Potential gnat problem in potting soil - The Planted Tank Forum
 
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post #1 of 9 (permalink) Old 10-23-2014, 12:07 AM Thread Starter
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Potential gnat problem in potting soil

I'm considering trying a dirted tank. I recently ordered a tiger lotus from Dustin's Fish Tanks and he got me researching dirted tanks more. I had written it off when I first started with plants because I thought the soil would be too messy, but maybe if I cap with enough sand then it'll be ok.

Anyway, the soil Dustin recommends using is Miracle Grow Organic Choice Potting Mix. I found it on Amazon and some of the reviews are saying that there is a gnat problem with the soil. If I do decide to try a dirted tank then I'll probably try it in a 40 gallon tank, so capped with sand and then with all that water, could there still be a problem with gnats and gnat eggs? When I've had gnat problems in the past, they seemed to be impossible to get rid of, so I just want to be sure it doesn't become a problem. For all I know, gnats have some cockroach-like super powers and could just hatch, swim to the surface of the tank without getting eaten by fish somehow, and then make my life hell

So, could it be a problem, and if so, how do I prevent it?
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post #2 of 9 (permalink) Old 10-23-2014, 12:16 AM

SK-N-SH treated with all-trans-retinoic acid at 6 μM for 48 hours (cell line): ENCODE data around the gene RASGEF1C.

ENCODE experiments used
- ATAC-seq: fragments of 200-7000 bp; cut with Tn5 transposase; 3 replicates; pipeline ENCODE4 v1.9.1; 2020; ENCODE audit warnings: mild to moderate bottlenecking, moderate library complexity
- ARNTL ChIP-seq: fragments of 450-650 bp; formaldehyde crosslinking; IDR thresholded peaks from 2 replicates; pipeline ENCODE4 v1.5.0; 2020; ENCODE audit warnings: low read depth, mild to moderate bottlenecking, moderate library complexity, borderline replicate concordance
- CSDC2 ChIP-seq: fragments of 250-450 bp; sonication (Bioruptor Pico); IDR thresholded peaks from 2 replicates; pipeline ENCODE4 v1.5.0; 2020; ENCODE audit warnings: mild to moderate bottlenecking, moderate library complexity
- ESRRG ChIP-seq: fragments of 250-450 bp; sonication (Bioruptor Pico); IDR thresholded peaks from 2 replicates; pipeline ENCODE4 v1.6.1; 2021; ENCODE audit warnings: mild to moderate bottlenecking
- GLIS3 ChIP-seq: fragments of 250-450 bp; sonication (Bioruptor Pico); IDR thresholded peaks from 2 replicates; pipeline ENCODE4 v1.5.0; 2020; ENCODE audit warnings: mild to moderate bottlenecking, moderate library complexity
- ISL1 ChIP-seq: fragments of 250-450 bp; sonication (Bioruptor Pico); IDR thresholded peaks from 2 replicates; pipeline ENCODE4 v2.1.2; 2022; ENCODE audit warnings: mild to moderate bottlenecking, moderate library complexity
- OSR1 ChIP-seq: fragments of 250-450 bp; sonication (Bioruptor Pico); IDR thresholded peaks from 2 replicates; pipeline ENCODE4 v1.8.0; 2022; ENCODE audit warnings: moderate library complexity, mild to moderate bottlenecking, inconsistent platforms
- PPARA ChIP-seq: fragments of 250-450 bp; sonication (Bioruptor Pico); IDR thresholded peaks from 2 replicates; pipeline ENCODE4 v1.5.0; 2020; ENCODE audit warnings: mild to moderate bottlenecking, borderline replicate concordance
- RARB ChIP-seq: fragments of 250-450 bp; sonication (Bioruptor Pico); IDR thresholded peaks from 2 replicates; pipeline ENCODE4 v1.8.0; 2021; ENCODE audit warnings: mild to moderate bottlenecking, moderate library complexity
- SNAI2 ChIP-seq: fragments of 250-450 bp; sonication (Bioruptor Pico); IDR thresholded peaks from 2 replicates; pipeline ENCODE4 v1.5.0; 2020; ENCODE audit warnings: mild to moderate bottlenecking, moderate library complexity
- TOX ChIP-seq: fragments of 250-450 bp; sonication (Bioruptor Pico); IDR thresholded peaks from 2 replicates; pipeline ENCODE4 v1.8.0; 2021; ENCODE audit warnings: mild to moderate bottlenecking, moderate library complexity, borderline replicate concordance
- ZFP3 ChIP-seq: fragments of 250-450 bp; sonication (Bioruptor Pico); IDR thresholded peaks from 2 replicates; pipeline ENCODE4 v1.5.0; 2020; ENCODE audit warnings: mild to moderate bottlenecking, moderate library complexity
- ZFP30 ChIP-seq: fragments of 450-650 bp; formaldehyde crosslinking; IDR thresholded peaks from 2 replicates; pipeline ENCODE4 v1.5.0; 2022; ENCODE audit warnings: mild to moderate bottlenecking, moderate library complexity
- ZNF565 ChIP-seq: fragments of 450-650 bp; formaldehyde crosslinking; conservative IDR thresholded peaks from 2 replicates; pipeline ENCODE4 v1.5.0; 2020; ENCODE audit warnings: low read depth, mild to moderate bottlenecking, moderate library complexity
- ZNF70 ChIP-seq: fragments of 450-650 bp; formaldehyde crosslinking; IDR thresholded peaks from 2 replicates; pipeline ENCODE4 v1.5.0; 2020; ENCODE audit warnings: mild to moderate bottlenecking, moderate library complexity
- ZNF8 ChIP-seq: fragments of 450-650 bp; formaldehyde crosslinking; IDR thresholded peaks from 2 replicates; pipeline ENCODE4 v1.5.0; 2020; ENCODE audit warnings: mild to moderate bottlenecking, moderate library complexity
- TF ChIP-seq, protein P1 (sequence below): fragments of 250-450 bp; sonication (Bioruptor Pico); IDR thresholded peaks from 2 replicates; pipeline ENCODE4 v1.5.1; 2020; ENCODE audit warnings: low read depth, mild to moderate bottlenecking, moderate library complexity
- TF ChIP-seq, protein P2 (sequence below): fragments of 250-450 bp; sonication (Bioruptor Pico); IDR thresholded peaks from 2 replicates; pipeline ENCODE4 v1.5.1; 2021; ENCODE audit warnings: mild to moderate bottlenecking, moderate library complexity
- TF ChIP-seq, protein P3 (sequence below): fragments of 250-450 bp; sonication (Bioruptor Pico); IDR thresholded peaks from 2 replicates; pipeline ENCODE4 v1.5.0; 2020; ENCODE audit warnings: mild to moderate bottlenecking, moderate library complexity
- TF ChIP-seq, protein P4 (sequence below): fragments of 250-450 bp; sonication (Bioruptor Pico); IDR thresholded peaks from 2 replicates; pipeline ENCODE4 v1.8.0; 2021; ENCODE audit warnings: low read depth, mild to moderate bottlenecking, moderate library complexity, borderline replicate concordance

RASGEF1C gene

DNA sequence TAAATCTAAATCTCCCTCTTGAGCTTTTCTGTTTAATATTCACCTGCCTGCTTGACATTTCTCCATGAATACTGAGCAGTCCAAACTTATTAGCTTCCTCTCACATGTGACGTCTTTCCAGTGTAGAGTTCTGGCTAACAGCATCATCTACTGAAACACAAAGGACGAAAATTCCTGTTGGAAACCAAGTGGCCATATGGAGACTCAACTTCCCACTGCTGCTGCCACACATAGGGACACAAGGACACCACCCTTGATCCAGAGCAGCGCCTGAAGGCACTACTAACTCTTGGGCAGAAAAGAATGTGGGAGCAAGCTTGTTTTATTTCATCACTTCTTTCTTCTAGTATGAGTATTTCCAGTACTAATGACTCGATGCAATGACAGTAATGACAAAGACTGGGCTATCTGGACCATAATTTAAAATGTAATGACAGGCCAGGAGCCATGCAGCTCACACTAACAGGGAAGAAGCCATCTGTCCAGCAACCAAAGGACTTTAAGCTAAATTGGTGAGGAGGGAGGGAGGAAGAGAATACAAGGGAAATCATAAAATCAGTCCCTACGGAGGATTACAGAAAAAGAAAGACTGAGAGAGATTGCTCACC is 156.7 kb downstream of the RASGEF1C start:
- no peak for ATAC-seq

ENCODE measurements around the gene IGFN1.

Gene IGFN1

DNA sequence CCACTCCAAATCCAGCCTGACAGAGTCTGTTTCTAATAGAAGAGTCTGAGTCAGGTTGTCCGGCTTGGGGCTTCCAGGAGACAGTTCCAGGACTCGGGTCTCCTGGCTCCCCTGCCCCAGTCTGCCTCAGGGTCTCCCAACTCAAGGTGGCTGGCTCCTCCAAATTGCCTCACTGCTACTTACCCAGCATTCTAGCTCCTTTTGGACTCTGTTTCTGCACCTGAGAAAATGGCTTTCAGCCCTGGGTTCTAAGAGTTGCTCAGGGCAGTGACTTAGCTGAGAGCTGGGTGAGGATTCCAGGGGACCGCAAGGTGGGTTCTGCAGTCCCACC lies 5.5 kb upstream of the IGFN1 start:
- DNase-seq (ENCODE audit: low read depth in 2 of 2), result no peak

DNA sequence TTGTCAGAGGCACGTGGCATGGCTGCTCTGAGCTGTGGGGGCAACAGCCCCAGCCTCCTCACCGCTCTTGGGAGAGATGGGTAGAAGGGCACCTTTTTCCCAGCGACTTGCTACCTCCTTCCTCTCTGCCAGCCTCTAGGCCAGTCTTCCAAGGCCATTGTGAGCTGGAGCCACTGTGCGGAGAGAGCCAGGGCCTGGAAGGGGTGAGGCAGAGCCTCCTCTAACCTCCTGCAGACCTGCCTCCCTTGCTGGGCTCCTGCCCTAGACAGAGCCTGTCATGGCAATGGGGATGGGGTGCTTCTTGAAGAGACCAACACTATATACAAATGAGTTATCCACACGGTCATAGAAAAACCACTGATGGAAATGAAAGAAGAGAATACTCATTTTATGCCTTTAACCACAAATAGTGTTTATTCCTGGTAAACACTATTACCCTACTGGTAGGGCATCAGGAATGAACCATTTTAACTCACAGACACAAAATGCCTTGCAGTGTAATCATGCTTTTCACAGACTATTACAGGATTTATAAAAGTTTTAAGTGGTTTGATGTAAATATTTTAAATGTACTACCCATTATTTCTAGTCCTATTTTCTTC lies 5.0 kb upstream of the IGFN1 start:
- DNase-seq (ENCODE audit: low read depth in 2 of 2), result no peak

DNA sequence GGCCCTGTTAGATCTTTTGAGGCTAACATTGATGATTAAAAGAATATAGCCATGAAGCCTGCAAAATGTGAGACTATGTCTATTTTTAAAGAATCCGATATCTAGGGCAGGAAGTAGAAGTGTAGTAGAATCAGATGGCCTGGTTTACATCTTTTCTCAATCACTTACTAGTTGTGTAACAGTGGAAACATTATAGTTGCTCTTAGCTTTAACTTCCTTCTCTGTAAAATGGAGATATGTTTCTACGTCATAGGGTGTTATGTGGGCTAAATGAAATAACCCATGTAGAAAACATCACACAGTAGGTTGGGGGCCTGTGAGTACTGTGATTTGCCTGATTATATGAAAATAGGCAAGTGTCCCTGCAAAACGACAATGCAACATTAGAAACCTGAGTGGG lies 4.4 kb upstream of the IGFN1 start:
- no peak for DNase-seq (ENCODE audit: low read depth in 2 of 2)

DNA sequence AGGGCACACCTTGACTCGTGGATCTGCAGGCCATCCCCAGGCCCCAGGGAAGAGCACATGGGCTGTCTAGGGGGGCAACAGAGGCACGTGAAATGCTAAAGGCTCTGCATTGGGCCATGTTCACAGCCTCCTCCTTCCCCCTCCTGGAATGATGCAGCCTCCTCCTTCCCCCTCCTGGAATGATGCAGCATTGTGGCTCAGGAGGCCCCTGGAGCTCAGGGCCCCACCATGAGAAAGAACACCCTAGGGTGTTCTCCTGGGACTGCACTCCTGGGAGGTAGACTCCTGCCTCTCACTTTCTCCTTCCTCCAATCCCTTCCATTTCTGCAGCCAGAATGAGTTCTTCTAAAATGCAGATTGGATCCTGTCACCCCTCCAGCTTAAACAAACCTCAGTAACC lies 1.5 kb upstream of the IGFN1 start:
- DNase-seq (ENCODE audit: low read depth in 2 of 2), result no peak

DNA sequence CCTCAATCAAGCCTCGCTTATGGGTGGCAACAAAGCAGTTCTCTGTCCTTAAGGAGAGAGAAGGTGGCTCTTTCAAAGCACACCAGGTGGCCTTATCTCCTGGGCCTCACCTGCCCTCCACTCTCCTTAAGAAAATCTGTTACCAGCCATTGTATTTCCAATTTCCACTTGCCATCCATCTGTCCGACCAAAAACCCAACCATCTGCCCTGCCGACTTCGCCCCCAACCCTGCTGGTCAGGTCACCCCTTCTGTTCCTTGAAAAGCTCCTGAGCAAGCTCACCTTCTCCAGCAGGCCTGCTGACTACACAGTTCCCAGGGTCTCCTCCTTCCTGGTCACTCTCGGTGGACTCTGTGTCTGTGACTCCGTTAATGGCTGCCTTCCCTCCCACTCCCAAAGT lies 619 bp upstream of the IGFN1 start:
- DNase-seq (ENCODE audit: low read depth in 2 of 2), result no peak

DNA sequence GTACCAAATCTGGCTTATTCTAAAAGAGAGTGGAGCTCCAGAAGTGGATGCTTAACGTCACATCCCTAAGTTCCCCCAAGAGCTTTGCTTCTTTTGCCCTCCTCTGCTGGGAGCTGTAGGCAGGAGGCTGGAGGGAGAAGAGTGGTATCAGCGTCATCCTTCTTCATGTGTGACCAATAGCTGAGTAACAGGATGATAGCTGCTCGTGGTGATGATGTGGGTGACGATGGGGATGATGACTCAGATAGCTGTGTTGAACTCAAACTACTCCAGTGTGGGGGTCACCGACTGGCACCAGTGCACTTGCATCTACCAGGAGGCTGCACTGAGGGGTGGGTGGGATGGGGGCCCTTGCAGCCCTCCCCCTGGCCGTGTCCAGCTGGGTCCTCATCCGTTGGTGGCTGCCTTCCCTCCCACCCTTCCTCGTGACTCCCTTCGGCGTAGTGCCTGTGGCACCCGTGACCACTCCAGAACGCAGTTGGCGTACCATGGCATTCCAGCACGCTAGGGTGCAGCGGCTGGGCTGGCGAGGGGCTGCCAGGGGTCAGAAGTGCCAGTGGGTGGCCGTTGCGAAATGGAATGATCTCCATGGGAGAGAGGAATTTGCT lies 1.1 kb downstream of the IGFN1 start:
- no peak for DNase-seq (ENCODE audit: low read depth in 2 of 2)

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Not an issue. If there are gnats, they will be killed when you flood the tank. If you are really really nervous, freeze the soil before using it.

Also, dirt tanks can (and will) be a little messy, initially. You need to accept that. It's part of the adventure, lol. It will settle down, I promise.

This is a dirt tank, one that I made a mess of many times before I took this pic. If you dirt it, they will grow.

Adding more "cap" be it sand or gravel is not the answer. 1 inch of gravel, or a 1/2 inch of sand, more or less.

It must be this way. If you go adding 2 inches of sand in an effort to keep things clean you will ruin the entire process, and make an anaerobic/toxic mess to boot.
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post #3 of 9 (permalink) Old 10-23-2014, 12:21 AM Thread Starter
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Thanks! I won't use too much sand then! Have you ever had a dirted tank with loaches or other sifting fish in it? I'm wondering if that's just asking for disaster lol. Or maybe they would just turn the sand over and not mess with the dirt too much?? *hopeful*
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post #4 of 9 (permalink) Old 10-23-2014, 12:28 AM
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Quote:
Originally Posted by NiaCas View Post
Thanks! I won't use too much sand then! Have you ever had a dirted tank with loaches or other sifting fish in it? I'm wondering if that's just asking for disaster lol. Or maybe they would just turn the sand over and not mess with the dirt too much?? *hopeful*
Loaches can make a mess. On a larger tank (55 and up), once the plants are going and the soil has settled in I don't think one or two would be the end of the world.

That said, in my humble opinion, no loaches for at least the first few months just to be safe. During the first few months a dirt tank is going though some major changes as the dry dirt substrate is being converted into marsh like substrate. (You would be surprised how much dirt is still dry dirt like stuff after a month) This is also when all kinds of bacteria colonies (more than the regular ones found in a normal tank) are doing their thing.